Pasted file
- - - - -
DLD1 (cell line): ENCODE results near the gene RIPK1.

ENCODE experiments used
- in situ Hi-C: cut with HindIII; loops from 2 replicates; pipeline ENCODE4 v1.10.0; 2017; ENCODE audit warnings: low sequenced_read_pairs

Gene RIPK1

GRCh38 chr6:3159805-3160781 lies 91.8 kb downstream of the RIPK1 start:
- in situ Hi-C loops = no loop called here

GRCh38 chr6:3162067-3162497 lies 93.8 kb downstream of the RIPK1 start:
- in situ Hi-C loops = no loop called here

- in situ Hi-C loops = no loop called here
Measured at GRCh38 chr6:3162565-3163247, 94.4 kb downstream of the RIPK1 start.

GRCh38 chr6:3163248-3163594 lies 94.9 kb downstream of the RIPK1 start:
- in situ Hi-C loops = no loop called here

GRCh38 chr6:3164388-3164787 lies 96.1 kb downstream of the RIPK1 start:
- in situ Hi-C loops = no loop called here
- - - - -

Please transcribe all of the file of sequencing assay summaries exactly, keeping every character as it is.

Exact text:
DLD1 (cell line): ENCODE results near the gene RIPK1.

ENCODE experiments used
- in situ Hi-C: cut with HindIII; loops from 2 replicates; pipeline ENCODE4 v1.10.0; 2017; ENCODE audit warnings: low sequenced_read_pairs

Gene RIPK1

GRCh38 chr6:3159805-3160781 lies 91.8 kb downstream of the RIPK1 start:
- in situ Hi-C loops = no loop called here

GRCh38 chr6:3162067-3162497 lies 93.8 kb downstream of the RIPK1 start:
- in situ Hi-C loops = no loop called here

- in situ Hi-C loops = no loop called here
Measured at GRCh38 chr6:3162565-3163247, 94.4 kb downstream of the RIPK1 start.

GRCh38 chr6:3163248-3163594 lies 94.9 kb downstream of the RIPK1 start:
- in situ Hi-C loops = no loop called here

GRCh38 chr6:3164388-3164787 lies 96.1 kb downstream of the RIPK1 start:
- in situ Hi-C loops = no loop called here